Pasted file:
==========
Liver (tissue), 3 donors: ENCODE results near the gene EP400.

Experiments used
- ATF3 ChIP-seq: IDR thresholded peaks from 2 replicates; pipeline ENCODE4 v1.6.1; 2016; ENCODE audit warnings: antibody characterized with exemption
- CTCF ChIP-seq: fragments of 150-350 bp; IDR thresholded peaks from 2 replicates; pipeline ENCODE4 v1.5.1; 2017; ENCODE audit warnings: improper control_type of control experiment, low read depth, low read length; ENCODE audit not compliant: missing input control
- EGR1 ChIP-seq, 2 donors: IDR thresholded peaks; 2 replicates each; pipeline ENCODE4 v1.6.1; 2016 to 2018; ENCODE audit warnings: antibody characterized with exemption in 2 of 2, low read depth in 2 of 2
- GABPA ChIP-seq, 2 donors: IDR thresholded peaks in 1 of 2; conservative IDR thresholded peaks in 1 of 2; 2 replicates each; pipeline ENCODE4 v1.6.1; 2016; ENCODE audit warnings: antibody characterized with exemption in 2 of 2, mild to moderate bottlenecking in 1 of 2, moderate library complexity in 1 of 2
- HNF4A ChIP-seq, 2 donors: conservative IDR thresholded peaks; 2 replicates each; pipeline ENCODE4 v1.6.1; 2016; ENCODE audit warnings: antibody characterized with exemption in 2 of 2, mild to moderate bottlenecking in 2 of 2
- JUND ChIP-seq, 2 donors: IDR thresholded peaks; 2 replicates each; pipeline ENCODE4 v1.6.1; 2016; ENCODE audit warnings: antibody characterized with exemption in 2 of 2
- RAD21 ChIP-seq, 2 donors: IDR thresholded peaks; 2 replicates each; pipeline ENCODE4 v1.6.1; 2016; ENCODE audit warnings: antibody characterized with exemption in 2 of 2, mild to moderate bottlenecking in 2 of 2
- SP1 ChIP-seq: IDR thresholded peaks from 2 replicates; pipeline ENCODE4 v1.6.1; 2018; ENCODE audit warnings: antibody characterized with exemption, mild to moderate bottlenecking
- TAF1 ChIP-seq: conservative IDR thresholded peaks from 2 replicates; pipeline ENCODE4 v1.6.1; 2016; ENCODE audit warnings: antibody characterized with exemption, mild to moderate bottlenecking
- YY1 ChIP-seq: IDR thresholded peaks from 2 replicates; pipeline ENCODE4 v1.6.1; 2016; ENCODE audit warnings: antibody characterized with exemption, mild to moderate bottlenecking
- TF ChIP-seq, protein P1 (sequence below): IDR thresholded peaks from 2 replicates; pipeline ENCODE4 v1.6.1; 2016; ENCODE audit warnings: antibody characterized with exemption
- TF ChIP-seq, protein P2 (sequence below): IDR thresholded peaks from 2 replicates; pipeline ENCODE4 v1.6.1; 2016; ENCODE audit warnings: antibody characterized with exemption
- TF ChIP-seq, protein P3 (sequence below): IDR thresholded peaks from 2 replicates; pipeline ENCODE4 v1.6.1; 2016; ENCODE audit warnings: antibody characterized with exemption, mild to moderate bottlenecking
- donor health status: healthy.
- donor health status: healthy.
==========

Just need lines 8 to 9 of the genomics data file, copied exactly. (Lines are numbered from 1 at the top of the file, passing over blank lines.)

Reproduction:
- JUND ChIP-seq, 2 donors: IDR thresholded peaks; 2 replicates each; pipeline ENCODE4 v1.6.1; 2016; ENCODE audit warnings: antibody characterized with exemption in 2 of 2
- RAD21 ChIP-seq, 2 donors: IDR thresholded peaks; 2 replicates each; pipeline ENCODE4 v1.6.1; 2016; ENCODE audit warnings: antibody characterized with exemption in 2 of 2, mild to moderate bottlenecking in 2 of 2